Trends in Office Design - A Home Away From Home?

Guest blog featuring Kim Rousseau, Principal and Director of Interior Design with Cooper Carry

The workplace is changing to become more open, collaborative, and egalitarian. Office design must evolve, too, to support this movement. Cooper Carry predicts that, going forward, office design will incorporate four main themes: 1) community, 2) well-being, 3) hospitality, and 4) flexibility. 


As Millennials move from college campuses into office buildings, they are looking for live-work-play environments where the line between work and leisure is blurred. The workplace will increasingly resemble a “community” – a mixed-use campus containing multiple, integrated destinations. The popular concept of co-working will be applied on a larger scale. Multi-tenant floors will share common spaces such as break rooms and conference rooms, which will foster more organic interaction among workers.

Creating a sense of community helps to foster collaboration.  People will work together when they trust and enjoy each other.  Community-oriented design provides opportunities not only for togetherness, but also privacy and retreat.  Providing the means for both interaction and solitude allows people to feel safe.The community trend will emerge in a variety of specific ways:

  • A shift from 20,000-25,000-square-foot floor plates to up to 60,000-square-foot floor plates
  • Two- to three-story openings with interconnecting stairs
  • Workplaces with a high probability (as much as 90 percent) of unplanned encounters with others
  • An offset core
  • Secondary workplaces—smaller, varied spaces outside of the desk area to support needs
  • New ways to provide privacy
  • Common areas for inter-office connection
  • Centralized reception and meeting space, as well as distributed, smaller meeting space.


More and more, businesses are emphasizing the health of their employees. Awareness is growing that daily habits and personal health can encourage or hinder productivity, and workplace design is starting to reflect this knowledge.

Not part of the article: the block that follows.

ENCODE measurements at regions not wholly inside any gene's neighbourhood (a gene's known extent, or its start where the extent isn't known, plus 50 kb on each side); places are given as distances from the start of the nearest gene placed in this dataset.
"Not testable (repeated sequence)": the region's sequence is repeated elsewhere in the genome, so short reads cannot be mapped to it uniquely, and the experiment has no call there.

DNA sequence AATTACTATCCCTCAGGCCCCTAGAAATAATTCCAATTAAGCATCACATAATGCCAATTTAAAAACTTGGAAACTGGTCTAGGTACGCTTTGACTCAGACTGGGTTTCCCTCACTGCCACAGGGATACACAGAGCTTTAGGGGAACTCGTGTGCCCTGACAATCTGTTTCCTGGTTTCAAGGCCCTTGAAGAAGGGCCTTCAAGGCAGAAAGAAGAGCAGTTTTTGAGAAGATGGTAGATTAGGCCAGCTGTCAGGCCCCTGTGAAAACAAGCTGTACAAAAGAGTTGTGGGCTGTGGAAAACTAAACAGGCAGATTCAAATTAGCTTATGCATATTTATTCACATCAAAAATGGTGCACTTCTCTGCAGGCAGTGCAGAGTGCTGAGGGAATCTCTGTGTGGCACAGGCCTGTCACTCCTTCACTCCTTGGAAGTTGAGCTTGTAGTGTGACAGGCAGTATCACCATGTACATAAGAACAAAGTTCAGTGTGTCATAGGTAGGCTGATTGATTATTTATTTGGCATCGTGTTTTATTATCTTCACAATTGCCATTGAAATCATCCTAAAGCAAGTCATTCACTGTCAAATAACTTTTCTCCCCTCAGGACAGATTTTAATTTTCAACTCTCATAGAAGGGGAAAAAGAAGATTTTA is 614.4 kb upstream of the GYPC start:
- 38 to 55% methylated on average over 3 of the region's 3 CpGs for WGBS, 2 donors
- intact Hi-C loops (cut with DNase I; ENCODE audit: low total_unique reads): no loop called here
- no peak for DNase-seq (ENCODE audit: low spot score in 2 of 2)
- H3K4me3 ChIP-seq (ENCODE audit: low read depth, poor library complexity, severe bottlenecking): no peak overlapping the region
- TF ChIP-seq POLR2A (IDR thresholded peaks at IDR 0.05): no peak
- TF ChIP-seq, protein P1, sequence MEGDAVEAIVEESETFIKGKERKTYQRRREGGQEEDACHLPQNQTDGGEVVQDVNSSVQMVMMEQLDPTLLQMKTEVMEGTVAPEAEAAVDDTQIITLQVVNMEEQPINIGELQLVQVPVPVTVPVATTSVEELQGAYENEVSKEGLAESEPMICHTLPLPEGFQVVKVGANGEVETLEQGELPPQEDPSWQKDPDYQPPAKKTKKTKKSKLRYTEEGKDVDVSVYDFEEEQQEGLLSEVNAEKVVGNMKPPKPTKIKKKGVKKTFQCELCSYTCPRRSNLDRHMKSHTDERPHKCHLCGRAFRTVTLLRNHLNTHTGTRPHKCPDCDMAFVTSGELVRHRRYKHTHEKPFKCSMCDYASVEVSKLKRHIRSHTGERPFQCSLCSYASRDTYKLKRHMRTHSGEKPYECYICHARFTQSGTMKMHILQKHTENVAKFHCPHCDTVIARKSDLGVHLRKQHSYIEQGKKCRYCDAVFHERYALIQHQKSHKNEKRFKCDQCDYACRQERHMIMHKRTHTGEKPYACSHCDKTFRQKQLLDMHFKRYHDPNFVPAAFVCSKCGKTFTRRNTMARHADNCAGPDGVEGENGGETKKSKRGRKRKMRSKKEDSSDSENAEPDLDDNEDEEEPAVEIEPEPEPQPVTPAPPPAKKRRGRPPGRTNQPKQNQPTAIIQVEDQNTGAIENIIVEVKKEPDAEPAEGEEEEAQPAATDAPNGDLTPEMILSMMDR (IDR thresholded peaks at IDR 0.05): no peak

New buildings will allow employees to incorporate well-being into their lives without having to think about it. Employees may have to use stairs instead of elevators, for example, or will have access to outdoor work spaces. Office design will continue to leverage daylight and attractive views. Other potential elements that promote well-being include:

  • Access to fitness and healthy dining options
  • Provision of medical clinics and pharmacies within the building
  • Nine- to twelve-foot ceiling heights
  • Working terraces and balconies throughout the building, merging the indoors and out.
  • Brand communication
  • Employee recognition


Office buildings will become not only a place to work but also a livable space that provides employees with the amenities they need to live their lives. Corporate buildings that serve an employee’s lifestyle will serve as a recruitment tool and help to retain talent. Hospitable features could include:

  • More building-provided amenities such as a fitness center, dining space, dry cleaning service, shoe shine and repair service, a spa, a car wash, and/or a pharmacy
  • Authentically creative—not just trendy or gimmicky—spaces
  • An office location away from the city center.